My name is Jane and my husband of 36 years was diagnosed with Dementia/Alzheimer’s about three and half years ago. This blog is a tale of our lives after “Al” (the name I’ve given Joe’s disease) moved in. In the two years since I began this blog, it's been read in over 25 countries. It really is "AL" over the world. Thanks for coming along with us down a path of uncertainty. Joe passed on November 19, 2016.
Saturday, June 6, 2015
ALZHEIMER'S--THE BIG TRIP
Joe on the Deschutes River 2015
We’ve just passed
the halfway mark of our trip to Bend, Oregon.
It’s been different than other trips Joe and I have made together, certainly
more low-key and subdued, but well worth it; especially considering the
momentous family events we’ve been able to be part of. After all, when would you expect to witness
the marriage of a grandson and the birth of a new family member all in the same
saying that our other trips were perfect. I remember two years ago, we stopped
for our first gas fill up and somehow managed to pull away from the gas pump
with the nozzle still in the tank.
Fortunately the nozzle came out of our tank without ripping it off of the
pump and setting the whole place on fire.
Then there was
the trip where Joe stepped out of a roadside convenience store and into the
wrong car. Somewhere there is a guy who still tells the story about the older
gentlemen who got into the passenger side of his car, looked at him and said, “Where’s
Jane, and what are you doing in our car?”
that happened this year. Well, at least not
so far. But we were in for a few surprises
once we arrived in Bend.
I’m going to
give you some well researched advice. Do
not judge a vacation rental house by its pictures or the adjective-rich
description you find on the web. Pictures
lie. They do not show you the true condition nor state of accommodations you
may be about to experience. Words like “authentic”
may really mean “old” or “dilapidated”, while “luxurious” might mean the writer
couldn’t spell “austere”. The house we’ve
rented is not a “vacationer’s dream” as it was purported, unless you’ve been
doing time in a correctional institution.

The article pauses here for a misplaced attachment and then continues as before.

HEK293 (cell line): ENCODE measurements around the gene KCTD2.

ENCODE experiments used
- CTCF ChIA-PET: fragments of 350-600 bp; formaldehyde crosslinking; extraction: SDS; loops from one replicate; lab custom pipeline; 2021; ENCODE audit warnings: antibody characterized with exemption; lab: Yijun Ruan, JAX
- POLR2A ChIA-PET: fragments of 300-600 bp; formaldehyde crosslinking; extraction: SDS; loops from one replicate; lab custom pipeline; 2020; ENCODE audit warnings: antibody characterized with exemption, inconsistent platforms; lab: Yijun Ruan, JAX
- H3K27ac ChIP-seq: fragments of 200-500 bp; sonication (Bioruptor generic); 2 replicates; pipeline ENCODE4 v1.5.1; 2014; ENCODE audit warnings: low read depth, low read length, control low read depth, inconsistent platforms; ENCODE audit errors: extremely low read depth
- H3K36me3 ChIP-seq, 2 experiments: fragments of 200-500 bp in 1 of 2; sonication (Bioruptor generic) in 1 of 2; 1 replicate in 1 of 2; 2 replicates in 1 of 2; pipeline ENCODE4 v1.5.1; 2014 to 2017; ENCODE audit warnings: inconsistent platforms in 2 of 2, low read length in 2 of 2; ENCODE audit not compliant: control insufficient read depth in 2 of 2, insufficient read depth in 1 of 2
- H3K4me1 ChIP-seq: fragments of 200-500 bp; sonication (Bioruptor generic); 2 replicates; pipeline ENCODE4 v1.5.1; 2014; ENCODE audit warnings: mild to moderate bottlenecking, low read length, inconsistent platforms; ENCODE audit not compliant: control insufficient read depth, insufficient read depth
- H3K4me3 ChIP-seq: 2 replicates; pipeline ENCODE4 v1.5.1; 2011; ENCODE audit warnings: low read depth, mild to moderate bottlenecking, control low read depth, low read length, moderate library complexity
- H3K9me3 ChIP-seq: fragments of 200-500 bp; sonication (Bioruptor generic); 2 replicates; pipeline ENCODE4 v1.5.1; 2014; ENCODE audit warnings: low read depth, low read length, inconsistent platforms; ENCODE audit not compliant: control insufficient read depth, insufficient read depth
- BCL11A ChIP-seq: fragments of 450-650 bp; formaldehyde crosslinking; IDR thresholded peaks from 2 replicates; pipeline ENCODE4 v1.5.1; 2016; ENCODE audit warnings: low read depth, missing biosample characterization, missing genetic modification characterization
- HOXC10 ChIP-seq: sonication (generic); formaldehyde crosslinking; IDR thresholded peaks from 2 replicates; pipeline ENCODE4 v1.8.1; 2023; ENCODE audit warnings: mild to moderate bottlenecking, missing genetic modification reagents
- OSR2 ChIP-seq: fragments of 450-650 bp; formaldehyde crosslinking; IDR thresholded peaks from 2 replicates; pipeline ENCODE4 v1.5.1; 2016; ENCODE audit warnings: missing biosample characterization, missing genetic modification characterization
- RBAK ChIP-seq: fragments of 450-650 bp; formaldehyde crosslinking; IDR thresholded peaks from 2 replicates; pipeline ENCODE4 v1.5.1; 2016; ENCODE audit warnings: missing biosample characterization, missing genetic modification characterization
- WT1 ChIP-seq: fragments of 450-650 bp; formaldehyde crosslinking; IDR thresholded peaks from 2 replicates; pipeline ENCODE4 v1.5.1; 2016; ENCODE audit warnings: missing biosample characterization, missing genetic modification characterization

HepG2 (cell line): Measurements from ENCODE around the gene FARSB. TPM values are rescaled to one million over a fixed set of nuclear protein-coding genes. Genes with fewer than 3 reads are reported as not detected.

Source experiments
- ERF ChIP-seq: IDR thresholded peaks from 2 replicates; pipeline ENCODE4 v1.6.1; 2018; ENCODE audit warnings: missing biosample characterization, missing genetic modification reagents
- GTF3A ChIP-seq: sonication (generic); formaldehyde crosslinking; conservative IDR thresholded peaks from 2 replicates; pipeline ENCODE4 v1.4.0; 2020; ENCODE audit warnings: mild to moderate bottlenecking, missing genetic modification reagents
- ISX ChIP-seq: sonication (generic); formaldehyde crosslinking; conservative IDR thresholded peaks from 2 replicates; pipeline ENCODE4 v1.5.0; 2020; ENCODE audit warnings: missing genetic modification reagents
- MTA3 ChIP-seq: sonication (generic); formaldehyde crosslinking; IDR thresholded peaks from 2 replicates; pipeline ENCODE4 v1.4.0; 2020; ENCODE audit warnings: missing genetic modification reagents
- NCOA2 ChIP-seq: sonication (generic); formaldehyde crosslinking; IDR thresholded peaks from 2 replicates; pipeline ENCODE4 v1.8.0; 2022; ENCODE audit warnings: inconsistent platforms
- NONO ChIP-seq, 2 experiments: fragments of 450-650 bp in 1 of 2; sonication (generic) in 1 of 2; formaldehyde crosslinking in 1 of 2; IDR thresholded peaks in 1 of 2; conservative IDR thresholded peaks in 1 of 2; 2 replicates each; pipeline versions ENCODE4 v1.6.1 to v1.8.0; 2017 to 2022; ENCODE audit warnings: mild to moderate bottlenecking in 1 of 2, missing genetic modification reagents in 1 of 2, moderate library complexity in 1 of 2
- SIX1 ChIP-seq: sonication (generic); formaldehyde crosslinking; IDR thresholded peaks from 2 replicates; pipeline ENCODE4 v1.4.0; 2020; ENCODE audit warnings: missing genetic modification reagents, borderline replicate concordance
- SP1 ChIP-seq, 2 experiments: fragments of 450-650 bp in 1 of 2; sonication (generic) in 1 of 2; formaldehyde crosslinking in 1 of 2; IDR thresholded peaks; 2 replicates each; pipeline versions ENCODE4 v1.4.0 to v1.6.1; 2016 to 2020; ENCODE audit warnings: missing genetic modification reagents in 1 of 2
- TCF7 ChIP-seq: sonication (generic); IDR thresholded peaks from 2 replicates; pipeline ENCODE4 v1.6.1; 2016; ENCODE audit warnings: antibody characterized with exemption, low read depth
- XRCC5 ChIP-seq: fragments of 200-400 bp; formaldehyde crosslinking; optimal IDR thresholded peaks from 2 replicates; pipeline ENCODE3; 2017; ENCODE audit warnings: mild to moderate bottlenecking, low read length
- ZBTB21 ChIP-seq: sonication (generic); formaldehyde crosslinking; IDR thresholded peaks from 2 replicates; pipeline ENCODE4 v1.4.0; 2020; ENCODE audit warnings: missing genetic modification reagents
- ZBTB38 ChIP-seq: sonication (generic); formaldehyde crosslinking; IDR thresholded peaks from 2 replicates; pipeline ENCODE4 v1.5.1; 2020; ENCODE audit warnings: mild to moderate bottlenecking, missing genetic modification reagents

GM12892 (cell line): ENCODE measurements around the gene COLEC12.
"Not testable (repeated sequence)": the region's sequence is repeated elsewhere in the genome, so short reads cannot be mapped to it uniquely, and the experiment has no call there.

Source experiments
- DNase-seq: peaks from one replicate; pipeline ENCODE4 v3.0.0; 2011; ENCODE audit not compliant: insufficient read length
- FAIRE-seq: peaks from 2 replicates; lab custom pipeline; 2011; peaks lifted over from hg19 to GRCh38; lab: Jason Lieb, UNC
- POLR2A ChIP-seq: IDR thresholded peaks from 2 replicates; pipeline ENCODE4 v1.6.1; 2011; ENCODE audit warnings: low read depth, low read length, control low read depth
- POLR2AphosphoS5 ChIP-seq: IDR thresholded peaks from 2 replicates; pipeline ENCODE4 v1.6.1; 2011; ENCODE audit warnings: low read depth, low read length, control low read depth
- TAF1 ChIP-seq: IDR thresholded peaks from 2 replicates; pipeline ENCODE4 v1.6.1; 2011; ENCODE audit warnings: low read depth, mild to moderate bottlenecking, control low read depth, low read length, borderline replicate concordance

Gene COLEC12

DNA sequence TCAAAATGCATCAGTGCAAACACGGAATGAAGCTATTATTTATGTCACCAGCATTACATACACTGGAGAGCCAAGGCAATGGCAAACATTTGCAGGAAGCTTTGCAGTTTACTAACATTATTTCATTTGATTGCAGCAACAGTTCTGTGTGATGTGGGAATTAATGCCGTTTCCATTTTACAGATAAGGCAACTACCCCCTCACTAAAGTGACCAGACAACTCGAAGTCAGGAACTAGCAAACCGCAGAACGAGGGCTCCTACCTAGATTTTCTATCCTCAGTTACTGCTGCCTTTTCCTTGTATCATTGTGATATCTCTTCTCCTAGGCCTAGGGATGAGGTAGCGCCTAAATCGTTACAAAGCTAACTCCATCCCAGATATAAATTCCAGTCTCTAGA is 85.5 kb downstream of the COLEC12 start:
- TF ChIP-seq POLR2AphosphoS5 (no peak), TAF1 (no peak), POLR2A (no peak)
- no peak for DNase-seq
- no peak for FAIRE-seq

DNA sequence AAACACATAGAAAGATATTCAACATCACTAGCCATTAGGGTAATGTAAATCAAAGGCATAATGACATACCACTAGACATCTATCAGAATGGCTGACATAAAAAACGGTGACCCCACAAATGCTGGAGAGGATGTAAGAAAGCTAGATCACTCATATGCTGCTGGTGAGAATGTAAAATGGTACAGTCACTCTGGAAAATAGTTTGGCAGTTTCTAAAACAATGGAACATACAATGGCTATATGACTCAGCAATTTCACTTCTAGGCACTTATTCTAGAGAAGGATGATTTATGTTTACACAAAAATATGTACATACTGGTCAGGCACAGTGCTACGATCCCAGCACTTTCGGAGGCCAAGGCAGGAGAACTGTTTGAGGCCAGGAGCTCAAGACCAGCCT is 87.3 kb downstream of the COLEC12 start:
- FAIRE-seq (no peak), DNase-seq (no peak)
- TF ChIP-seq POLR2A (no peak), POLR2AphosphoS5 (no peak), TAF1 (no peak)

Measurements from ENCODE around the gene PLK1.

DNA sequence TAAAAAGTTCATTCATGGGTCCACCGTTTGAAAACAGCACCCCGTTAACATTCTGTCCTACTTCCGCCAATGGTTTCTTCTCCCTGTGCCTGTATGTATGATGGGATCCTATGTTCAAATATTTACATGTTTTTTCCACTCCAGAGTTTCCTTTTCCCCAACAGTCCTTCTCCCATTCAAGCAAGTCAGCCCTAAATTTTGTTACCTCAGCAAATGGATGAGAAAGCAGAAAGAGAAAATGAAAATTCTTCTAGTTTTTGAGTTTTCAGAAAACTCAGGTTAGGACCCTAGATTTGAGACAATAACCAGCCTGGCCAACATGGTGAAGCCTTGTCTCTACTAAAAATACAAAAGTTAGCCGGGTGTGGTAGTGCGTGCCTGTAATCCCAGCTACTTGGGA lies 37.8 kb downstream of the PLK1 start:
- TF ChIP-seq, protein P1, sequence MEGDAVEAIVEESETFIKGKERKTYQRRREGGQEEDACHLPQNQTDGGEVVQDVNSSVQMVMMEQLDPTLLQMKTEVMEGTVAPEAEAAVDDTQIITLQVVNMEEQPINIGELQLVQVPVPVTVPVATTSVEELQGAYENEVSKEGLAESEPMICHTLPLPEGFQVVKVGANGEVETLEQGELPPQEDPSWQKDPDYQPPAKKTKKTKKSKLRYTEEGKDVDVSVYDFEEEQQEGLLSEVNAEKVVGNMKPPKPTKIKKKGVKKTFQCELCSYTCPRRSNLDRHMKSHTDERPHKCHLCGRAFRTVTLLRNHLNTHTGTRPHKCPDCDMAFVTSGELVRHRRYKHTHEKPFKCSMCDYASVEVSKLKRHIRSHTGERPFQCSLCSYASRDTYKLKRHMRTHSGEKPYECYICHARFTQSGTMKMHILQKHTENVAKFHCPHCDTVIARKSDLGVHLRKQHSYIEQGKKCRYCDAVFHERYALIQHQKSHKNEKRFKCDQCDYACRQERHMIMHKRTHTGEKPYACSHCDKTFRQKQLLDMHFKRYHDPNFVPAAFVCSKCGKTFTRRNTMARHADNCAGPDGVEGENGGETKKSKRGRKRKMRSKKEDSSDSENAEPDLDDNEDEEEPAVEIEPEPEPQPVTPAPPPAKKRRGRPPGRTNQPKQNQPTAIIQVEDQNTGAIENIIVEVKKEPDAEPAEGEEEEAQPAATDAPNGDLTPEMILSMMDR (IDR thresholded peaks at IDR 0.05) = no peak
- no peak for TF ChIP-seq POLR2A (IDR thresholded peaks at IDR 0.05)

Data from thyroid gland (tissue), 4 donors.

not the real problem. What’s causing us real difficulty are the steps
and transitions that are everywhere, things to trip on, places to stumble over and
fall. For Joe, it’s like walking through
a minefield, with something to avoid around every corner. The lesson for me here is to ask questions—“Are
there steps and how many? Have you botched
remodeling changes that make the floors uneven or safe only if you crawl across
them? Or more simply, is the house
recently, I hadn’t thought of Joe as being physically handicapped. Oh, there are clearly limits in his ability to
walk more than a short distance and maintaining his balance is harder, but
handicapped? I’ve come to understand that with Al (Mr.
Trip-him-up) in the picture, there are just more physical issues to overcome. When Joe and I walk together now I instinctively
scan our environment for potential problems.
I probably say “watch your step” thirty or forty times a day (much to
along a transport chair (a lesser version of a wheelchair) with the notion that
Joe could push the chair and walk, then I could push him in the chair when he
needed a rest. I soon discovered that
it’s tough for someone my size to push 185 lbs.
It’s one thing to manage it on a
level shopping mall floor, a whole other thing on cobblestone paths.
heading down a walking path by the beautiful, scenic Deschutes River, I’m
pushing Joe in the chair and feeling less than in control. We come to a narrow and
sloped spot in the path, very close to the water’s edge. I attempt to stop but Joe wants to go
on. I suddenly remember a scene from one of the old Marx Brothers movies,
where Harpo is in a wheelchair picking up speed rolling down a hillside,
heading straight for a lake with his nurse screaming and running along behind.
I casually point
out to Joe that it’s about time we were heading back and somehow I manage to get
us turned around. The potential crisis
is avoided and we do not become part of the evening news broadcast, but it was
morning, we awoke knowing that we would be getting a phone call, either to
report the birth of our new great-nephew or to tell us that he was still en
route. (His mother had gone to the
hospital the night before.) Either way, we had good reason to get up and get
the day started.
about the time our morning coffee was brewed, the call came that the little
bundle had arrived.
Joe holding the little bundle
something about being with the younger generations of our family that helps put
all of the other Al stuff in perspective. Yesterday was not about aging, memory loss,
or any of our daily struggles. It was about seven pounds, ten ounces of new life
and the softest little toes on earth.
what happens, our family will thrive and survive. That’s just the way it is. Sooner or later, we all take the Big Trip, no